A source told ESPN that Wilson worked to recruit running back Chris Carson back to Seattle. He celebrated Carson's return on Twitter and did the same with several of the team's other moves in free agency.

"Right now, he is as jacked up as he's ever been," Carroll said. "He's in the process of turning over our new offensive stuff that is different from the past and things that we need to learn. He's totally after it and doing a great job, his mentality is strong, and his conditioning is right. He's doing a great job. So things were said, things were said. And sometimes you have to deal with stuff, and that's how we take care of our business. We're in a fantastic place right now and really excited about this team and this season and this draft coming up and all of that."

When asked to what degree Wilson is committed to the Seahawks long term and vice versa, Carroll made another mention of how they weren't trading him and that they "plan on him being here for a good while."

As for the issue of pass protection, Carroll said the system Seattle is installing under new offensive coordinator Shane Waldron will help by emphasizing quicker throws, among other things. He declined to get into specifics on why he and previous OC Brian Schottenheimer parted ways after the season.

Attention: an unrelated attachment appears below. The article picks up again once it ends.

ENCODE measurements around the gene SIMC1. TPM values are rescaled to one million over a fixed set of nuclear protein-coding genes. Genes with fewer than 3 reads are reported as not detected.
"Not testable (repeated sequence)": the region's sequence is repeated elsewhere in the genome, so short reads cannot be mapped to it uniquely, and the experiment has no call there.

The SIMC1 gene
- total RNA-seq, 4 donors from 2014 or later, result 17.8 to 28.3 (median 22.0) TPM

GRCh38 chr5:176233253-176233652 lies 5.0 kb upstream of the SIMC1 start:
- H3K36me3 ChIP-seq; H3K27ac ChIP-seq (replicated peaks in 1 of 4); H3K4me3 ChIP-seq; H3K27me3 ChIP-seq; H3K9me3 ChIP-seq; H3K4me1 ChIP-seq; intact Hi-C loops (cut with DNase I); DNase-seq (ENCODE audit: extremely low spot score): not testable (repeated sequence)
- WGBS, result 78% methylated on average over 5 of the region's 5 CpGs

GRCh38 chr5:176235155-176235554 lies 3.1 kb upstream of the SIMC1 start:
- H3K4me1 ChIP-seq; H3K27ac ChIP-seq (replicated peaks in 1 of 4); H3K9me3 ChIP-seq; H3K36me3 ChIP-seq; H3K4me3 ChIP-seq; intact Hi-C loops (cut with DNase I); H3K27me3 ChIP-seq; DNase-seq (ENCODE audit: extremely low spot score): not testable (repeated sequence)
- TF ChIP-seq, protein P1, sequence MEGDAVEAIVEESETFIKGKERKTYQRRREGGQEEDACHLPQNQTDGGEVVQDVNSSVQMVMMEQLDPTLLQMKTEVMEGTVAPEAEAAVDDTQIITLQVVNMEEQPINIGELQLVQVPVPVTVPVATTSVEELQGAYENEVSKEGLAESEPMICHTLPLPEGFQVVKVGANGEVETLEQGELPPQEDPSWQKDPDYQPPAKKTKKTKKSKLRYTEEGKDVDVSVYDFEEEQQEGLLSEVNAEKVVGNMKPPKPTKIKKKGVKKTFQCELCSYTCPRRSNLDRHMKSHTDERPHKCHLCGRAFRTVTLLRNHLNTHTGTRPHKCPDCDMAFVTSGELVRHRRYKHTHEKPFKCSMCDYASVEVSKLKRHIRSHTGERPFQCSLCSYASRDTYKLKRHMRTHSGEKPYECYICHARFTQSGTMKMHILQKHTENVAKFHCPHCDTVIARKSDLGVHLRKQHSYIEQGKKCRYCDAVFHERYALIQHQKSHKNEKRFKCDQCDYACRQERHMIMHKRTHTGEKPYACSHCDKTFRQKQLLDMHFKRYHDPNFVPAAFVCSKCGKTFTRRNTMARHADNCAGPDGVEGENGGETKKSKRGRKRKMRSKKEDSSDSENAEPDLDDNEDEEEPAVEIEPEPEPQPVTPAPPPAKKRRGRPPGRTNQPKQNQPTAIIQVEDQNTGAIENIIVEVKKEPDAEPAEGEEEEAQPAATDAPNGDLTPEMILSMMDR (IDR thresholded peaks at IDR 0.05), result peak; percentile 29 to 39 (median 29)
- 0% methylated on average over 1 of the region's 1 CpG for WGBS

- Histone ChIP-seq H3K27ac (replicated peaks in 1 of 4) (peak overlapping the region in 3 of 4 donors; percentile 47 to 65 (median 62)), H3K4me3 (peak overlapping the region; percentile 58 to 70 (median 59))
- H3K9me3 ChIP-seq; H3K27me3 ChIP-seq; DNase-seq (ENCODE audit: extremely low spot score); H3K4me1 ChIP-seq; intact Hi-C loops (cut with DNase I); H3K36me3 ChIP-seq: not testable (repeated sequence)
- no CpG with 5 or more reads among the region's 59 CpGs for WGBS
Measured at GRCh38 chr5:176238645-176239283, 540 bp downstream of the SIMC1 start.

Carroll referred to Pro Bowl safety Jamal Adams as the Seahawks' No. 1 pick in this year's draft, a reference to how Seattle gave up a package of draft picks, including this year's first- and third-rounders, in last summer's trade with the New York Jets.

Both Carroll and Schneider talked about Adams being a part of the team's future. Adams is entering the fifth and final year of the rookie deal Seattle inherited from the Jets. Schneider said Adams hasn't given the team any indication of whether he'd play out his current deal, which comes with a salary of just under $10 million. A source has told ESPN that there's confidence in the organization that a long-term extension with Adams will get done during this offseason.

"We want him here long term, for sure," Schneider said. "We're really glad we made this trade to get him. He's going to be a very important part of our future."

Schneider said he can't discuss defensive end Aldon Smith's recent arrest in connection with an alleged second-degree battery in Louisiana, adding that they have to let the legal process take its course. Asked about Smith's past, which includes a domestic violence allegation, Schneider alluded to a blanket statement he made years ago about how the Seahawks would avoid players involved in such incidents and said he has since learned that "every situation is completely different and you have to study every situation and be comfortable with your decisions."

"We researched it with Aldon this last time," he said. "It was a minimum-salary deal, and we decided to take a shot and go for it."